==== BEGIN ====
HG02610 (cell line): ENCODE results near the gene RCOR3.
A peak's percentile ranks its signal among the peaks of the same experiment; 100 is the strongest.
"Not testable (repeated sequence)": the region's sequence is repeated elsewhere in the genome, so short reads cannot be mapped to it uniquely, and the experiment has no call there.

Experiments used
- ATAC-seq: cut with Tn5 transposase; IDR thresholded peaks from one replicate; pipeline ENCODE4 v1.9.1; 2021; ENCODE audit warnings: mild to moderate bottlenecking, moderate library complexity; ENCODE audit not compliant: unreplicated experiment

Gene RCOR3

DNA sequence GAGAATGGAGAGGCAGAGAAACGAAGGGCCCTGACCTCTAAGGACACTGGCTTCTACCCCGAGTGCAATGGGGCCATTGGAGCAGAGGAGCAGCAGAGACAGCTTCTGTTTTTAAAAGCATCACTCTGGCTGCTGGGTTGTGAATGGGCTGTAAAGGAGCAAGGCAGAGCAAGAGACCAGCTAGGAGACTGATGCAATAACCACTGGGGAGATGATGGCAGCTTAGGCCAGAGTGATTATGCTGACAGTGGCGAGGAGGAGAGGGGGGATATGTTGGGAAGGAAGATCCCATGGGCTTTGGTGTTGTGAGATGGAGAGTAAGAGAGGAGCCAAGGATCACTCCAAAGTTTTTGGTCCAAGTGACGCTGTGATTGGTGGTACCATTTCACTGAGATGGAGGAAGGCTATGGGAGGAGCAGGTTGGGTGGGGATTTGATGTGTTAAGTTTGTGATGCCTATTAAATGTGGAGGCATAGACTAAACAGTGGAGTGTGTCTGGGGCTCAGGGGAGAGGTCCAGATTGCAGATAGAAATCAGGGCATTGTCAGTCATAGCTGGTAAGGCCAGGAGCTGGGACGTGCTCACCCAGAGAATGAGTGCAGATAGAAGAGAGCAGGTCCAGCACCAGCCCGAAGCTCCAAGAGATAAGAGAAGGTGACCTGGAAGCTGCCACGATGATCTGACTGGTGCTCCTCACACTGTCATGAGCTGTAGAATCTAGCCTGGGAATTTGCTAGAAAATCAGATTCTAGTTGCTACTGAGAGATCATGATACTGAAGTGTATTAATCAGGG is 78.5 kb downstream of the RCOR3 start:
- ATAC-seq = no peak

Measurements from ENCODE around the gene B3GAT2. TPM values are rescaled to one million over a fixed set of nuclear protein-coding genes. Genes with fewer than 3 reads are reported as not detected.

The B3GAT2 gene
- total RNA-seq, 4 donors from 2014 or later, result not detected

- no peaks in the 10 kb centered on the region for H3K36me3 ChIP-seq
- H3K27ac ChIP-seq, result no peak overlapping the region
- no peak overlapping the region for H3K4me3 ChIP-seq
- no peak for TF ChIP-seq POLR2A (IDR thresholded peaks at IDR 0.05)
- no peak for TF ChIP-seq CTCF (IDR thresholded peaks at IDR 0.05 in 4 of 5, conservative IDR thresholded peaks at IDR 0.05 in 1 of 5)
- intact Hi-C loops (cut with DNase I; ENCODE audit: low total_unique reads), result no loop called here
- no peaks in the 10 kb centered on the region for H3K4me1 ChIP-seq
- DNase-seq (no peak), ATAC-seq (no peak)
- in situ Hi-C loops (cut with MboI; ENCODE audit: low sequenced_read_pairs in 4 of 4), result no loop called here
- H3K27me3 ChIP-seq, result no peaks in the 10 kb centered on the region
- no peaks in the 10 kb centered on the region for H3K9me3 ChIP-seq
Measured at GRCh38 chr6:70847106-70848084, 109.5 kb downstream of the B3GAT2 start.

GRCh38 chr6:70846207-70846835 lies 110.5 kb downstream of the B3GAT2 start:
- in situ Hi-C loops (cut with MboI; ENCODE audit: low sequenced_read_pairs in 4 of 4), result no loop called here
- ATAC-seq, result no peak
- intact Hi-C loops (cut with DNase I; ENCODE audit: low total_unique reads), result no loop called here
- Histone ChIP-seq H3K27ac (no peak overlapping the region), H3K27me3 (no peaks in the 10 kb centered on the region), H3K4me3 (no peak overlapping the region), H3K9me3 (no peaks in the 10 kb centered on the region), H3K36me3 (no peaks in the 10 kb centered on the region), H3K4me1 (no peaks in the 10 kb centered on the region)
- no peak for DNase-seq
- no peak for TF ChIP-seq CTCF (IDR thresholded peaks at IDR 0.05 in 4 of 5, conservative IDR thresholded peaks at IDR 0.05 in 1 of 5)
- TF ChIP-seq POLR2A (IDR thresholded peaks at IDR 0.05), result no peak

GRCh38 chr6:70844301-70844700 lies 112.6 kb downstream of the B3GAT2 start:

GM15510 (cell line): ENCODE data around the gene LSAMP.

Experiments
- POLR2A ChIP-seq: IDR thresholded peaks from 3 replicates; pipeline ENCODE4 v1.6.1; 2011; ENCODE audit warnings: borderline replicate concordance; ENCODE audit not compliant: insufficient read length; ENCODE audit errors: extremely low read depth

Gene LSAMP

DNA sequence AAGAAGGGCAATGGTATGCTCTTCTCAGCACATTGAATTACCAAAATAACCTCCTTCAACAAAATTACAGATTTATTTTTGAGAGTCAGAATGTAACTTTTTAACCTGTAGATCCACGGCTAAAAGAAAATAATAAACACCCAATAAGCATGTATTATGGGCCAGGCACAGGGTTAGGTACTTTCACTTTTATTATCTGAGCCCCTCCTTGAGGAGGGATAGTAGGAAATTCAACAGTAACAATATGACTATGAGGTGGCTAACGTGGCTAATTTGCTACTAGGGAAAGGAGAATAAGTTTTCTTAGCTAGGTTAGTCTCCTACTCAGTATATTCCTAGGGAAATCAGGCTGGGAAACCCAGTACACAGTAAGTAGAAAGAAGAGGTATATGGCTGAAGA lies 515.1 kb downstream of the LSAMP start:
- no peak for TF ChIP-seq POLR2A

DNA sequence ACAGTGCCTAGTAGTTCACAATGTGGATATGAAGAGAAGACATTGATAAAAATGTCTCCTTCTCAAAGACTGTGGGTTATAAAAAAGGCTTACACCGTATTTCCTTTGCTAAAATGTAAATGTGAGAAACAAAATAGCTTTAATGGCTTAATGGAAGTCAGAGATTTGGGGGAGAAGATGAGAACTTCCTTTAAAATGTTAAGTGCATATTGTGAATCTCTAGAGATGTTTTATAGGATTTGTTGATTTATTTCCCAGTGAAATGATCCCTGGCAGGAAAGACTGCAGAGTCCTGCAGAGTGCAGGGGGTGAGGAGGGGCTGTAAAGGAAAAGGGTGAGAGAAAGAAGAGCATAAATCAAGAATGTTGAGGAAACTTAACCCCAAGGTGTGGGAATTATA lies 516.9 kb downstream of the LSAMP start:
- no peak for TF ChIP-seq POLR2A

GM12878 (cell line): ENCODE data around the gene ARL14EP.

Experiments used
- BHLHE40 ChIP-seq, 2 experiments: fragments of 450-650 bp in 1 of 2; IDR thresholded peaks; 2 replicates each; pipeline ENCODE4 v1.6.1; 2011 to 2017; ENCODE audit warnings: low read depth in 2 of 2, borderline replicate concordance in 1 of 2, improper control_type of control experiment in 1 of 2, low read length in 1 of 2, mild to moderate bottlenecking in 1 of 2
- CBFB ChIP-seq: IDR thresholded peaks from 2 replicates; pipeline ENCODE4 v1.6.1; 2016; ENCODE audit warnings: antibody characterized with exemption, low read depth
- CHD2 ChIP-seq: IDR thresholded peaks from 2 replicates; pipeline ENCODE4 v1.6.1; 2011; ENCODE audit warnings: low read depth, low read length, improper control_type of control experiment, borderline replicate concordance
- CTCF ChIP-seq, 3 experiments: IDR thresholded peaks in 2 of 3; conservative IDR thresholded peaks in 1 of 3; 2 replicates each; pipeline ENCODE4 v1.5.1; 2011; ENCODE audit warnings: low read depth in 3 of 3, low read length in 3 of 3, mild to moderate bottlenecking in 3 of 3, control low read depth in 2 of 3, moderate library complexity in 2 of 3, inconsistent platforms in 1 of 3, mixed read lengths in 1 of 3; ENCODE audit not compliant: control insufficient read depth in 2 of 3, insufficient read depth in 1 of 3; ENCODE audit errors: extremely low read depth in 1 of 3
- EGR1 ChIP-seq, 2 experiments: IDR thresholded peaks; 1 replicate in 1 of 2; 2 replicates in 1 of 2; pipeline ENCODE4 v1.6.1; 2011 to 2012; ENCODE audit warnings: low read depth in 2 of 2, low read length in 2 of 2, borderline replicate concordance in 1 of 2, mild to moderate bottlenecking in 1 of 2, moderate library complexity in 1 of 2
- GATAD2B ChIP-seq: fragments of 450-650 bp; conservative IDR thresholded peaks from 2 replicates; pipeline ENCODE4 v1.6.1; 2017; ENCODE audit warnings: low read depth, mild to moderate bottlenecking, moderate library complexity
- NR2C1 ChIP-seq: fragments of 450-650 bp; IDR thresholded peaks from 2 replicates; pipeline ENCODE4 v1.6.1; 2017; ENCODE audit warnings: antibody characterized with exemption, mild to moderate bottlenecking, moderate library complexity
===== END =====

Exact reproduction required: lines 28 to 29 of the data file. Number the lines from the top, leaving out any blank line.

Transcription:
- Histone ChIP-seq H3K27ac (no peak overlapping the region), H3K27me3 (no peaks in the 10 kb centered on the region), H3K4me3 (no peak overlapping the region), H3K9me3 (no peaks in the 10 kb centered on the region), H3K36me3 (no peaks in the 10 kb centered on the region), H3K4me1 (no peaks in the 10 kb centered on the region)
- no peak for DNase-seq